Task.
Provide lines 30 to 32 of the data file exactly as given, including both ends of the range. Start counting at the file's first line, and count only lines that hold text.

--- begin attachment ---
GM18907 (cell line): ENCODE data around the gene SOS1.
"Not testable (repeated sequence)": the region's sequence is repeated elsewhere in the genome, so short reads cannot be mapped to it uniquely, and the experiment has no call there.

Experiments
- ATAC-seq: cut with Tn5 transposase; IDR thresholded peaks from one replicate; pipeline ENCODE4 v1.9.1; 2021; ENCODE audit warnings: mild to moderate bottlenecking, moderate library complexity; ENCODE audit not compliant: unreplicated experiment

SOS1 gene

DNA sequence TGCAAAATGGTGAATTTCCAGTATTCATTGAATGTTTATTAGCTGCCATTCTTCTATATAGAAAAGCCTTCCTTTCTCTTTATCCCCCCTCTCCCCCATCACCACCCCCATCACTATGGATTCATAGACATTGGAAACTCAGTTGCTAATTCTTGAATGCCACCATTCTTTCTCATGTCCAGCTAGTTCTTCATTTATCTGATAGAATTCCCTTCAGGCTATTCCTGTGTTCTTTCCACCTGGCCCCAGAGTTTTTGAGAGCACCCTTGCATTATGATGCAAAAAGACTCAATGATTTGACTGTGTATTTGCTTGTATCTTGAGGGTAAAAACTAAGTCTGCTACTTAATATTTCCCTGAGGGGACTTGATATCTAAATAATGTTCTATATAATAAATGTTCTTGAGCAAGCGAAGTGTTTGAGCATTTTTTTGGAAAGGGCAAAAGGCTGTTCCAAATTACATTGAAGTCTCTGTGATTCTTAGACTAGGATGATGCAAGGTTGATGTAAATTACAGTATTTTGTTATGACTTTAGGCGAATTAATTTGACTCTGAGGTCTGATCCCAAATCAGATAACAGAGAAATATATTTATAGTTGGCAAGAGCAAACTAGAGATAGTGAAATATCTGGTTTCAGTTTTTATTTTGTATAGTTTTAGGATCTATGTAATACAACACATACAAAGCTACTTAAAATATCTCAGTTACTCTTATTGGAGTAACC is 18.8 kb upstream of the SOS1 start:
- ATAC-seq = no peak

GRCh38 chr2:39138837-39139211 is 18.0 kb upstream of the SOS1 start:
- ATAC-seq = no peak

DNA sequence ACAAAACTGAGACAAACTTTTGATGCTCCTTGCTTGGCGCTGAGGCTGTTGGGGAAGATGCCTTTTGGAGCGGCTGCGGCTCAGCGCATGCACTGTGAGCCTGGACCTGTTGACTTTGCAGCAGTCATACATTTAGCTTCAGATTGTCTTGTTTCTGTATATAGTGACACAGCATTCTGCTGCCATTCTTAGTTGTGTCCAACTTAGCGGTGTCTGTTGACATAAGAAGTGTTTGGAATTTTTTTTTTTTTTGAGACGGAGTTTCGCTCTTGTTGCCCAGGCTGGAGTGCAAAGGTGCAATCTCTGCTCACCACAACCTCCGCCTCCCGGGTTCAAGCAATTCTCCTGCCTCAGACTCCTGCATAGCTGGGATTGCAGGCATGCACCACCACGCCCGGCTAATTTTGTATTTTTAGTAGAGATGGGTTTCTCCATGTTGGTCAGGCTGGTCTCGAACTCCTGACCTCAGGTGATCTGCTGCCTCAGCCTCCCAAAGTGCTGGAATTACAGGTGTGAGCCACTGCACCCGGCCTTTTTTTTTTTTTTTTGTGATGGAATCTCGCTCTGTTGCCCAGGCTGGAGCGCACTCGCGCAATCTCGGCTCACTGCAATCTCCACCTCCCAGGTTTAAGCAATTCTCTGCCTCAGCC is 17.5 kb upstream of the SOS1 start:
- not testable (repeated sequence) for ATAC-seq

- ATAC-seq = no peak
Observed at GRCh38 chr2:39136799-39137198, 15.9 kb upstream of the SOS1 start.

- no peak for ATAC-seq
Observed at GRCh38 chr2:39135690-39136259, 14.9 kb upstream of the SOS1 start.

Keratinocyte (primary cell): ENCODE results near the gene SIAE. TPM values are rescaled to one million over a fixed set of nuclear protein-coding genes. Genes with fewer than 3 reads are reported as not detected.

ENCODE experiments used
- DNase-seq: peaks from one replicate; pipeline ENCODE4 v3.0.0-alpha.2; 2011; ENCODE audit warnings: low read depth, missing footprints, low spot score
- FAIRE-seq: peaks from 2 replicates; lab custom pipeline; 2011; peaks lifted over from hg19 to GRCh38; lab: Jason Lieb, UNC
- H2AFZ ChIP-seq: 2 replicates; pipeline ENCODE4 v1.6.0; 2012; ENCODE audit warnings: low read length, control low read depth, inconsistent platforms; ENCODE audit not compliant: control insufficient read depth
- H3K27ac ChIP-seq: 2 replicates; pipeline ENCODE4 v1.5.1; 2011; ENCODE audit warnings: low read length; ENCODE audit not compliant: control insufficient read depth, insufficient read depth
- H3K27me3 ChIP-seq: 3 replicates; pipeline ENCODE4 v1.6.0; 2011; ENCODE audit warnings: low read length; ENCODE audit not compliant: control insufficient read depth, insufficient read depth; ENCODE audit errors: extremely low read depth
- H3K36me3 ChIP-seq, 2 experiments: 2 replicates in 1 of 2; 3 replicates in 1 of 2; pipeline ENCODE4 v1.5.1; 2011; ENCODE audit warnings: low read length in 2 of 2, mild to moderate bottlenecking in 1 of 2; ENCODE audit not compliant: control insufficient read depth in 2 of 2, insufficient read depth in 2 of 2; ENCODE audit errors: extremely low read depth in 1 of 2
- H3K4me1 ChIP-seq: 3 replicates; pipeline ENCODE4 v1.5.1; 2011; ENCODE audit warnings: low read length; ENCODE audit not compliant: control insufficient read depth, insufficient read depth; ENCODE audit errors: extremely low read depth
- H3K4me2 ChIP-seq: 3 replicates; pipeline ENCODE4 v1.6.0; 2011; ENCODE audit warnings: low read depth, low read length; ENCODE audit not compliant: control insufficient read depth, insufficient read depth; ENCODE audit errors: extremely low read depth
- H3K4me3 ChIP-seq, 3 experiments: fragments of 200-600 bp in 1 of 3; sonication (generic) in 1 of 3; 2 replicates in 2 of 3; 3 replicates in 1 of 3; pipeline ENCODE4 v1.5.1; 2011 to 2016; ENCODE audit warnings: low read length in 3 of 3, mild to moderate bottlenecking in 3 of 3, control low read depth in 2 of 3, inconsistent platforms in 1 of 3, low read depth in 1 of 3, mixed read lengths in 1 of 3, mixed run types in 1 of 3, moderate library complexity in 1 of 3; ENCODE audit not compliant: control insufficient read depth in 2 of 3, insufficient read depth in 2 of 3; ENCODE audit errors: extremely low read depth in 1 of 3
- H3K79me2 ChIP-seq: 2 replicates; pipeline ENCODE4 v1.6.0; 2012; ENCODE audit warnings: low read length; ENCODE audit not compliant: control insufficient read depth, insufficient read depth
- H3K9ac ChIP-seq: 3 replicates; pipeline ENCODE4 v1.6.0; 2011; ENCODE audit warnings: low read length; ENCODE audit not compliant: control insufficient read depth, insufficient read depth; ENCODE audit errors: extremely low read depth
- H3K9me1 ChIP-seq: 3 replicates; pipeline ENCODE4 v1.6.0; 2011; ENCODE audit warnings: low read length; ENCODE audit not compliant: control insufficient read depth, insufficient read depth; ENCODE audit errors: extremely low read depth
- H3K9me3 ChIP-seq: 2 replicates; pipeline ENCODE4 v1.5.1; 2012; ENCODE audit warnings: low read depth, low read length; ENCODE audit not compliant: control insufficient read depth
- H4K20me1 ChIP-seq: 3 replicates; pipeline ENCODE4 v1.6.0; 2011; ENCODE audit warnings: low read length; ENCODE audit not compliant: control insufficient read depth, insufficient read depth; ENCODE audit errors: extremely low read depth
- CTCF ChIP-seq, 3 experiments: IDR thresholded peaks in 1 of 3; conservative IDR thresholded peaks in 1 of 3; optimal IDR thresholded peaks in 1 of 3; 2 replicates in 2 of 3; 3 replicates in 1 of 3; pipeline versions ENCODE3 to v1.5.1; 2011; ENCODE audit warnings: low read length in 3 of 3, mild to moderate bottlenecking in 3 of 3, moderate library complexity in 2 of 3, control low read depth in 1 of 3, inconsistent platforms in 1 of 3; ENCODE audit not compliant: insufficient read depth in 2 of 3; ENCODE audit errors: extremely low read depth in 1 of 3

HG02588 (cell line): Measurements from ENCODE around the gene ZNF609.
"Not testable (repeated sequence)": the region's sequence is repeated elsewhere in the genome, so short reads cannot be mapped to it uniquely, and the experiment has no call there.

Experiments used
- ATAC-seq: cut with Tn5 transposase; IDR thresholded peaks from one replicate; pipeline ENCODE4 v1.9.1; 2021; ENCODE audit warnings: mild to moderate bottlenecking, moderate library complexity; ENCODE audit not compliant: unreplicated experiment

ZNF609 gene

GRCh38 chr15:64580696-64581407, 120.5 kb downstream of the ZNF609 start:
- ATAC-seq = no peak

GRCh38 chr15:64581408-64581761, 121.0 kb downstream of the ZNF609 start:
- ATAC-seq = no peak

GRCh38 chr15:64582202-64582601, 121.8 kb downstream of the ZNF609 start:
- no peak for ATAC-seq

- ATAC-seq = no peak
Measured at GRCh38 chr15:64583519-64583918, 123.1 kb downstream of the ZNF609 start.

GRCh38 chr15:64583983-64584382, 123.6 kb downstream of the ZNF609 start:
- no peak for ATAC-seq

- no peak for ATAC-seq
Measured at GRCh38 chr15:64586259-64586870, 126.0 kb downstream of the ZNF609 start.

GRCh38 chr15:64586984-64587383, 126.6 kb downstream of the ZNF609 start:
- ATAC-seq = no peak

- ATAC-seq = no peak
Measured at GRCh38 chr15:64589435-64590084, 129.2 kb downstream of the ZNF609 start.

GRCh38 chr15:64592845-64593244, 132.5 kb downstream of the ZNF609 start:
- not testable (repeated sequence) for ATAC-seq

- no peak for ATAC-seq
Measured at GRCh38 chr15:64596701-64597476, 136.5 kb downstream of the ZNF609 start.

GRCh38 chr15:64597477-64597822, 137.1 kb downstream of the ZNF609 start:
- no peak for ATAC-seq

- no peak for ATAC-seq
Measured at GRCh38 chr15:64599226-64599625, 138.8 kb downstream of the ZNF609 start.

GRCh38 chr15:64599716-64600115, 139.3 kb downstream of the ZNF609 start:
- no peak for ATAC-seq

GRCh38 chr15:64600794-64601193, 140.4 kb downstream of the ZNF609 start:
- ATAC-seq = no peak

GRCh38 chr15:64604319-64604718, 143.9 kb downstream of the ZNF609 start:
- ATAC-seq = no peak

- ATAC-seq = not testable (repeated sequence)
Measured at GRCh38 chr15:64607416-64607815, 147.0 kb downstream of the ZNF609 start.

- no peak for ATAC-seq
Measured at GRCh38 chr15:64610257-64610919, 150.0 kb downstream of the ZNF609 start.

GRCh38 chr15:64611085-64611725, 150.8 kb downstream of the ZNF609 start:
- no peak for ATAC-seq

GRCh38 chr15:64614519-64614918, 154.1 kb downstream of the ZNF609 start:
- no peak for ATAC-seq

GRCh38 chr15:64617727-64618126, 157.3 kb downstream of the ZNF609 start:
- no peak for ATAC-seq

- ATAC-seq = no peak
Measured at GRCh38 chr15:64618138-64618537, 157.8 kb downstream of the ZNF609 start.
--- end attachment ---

- H3K9me3 ChIP-seq: 2 replicates; pipeline ENCODE4 v1.5.1; 2012; ENCODE audit warnings: low read depth, low read length; ENCODE audit not compliant: control insufficient read depth
- H4K20me1 ChIP-seq: 3 replicates; pipeline ENCODE4 v1.6.0; 2011; ENCODE audit warnings: low read length; ENCODE audit not compliant: control insufficient read depth, insufficient read depth; ENCODE audit errors: extremely low read depth
- CTCF ChIP-seq, 3 experiments: IDR thresholded peaks in 1 of 3; conservative IDR thresholded peaks in 1 of 3; optimal IDR thresholded peaks in 1 of 3; 2 replicates in 2 of 3; 3 replicates in 1 of 3; pipeline versions ENCODE3 to v1.5.1; 2011; ENCODE audit warnings: low read length in 3 of 3, mild to moderate bottlenecking in 3 of 3, moderate library complexity in 2 of 3, control low read depth in 1 of 3, inconsistent platforms in 1 of 3; ENCODE audit not compliant: insufficient read depth in 2 of 3; ENCODE audit errors: extremely low read depth in 1 of 3